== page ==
As they’ve done over the past several iterations of their wedges, Callaway is offering the MD2 in both low glare Satin Chrome, and the awesome Slate finished that first appeared in the X Forged Jaws CC wedge. Like the Vintage finish available in the original X Forged wedge, the Slate finish will wear and rust over time.
Retail price for both finishes is $119.00
While Callaway is billing the Mac Daddy 2 as being inspired by the original X Forged, it’s definitely a more modern take on the classic tear drop shape. It’s more rounded than some may like, and the face is definitely taller than those found on the classic wedges of yore. Who else misses yore?
It’s a bit odd when you’re looking at it without the context of a golf ball in front of it, but for better or worse, it’s what more and more wedges look like these days. I don’t love it, but I don’t exactly get a vote either.
Getting the Mojo Back
Ever the since the USGA spoiled the fun and put limits on grooves, the OEMs have been trying to find ways to get their mojo (for our purposes, mojo means spin) back.
The first go around for Callaway and others basically involved adding more grooves and packing them tighter together. It worked, but only a little.
The latest trend in the industry is to add additional face milling, or micro grooves, with the idea that they can help rev up the RPMs. Cleveland is doing it, Nike is doing it, Wilson is doing it, you get the point…everybody is doing it, and with the Mack Daddy 2 wedge, Callaway is joining the micro groove party.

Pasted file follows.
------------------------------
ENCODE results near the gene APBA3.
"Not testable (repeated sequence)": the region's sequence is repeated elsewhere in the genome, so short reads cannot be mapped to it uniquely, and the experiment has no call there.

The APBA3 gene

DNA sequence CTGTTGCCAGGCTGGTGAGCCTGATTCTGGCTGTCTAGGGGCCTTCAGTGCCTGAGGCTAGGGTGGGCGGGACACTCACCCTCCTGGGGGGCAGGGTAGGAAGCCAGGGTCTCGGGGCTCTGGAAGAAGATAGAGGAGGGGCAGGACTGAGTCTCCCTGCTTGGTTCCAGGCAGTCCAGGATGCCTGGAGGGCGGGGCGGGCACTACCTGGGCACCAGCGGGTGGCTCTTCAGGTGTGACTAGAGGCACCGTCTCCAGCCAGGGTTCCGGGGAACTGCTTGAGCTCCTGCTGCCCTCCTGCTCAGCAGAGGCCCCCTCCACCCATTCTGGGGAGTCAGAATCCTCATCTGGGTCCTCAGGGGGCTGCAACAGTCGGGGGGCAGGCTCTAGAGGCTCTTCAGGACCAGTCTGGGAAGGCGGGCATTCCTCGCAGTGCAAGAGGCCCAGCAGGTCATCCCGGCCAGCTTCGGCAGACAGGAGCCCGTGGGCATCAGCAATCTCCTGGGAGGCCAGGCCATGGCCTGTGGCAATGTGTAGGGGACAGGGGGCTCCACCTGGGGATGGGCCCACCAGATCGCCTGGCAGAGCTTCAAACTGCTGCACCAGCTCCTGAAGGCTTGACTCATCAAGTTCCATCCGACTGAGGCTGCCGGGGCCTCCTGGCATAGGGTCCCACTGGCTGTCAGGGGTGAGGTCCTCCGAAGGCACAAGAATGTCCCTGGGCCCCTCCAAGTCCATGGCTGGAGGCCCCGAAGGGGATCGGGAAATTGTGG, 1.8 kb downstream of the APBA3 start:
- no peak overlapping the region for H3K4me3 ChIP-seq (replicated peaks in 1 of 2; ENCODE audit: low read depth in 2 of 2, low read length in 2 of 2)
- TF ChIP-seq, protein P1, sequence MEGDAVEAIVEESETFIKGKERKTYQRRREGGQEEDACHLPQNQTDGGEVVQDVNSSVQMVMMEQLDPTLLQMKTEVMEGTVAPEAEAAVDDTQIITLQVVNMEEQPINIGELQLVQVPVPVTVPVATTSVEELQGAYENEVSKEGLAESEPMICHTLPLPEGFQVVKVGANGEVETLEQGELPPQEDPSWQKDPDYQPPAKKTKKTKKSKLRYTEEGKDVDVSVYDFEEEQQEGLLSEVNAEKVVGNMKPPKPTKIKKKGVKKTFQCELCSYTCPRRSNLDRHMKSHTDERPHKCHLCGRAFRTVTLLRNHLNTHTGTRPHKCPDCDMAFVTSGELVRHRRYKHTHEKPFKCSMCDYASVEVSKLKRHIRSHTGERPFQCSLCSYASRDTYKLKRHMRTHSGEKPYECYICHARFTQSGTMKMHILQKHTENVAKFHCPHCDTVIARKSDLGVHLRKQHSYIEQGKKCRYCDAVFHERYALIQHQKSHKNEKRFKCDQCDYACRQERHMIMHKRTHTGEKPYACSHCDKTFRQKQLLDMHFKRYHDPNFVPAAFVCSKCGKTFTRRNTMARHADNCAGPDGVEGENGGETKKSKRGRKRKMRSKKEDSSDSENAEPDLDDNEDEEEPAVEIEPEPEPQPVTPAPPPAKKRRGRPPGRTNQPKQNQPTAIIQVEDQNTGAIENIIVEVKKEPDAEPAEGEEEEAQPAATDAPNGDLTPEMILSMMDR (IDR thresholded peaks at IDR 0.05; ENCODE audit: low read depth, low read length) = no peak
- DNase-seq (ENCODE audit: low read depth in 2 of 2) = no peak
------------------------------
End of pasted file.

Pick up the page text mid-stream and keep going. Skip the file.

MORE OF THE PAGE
Fresh out of the plastic you’ll immediately notice the wedges have an almost sandpaper-like texture. That’s the micro grooves. Callaway’s explanation is that they basically condition the face to add roughness after the micro grooves wear off…and they most definitely do wear off.
Take a look at the before and then the after photo of the 56° wedge I spent some time with out on the range. After less than 50 balls, the majority half swings, there is visible wear to the micro grooves. The texture is disappearing…quickly. They’re definitely not designed to last forever.
Different Grooves for Different Lofts
You might recall that when Mizuno released their MP-T11 wedge one of the features that different lofts utilized different groove patterns. It makes plenty of sense…higher lofted wedges are used differently than lower lofted ones, and Mizuno found that what works for higher lofted clubs isn’t ideal for lower lofted ones, and vice versa.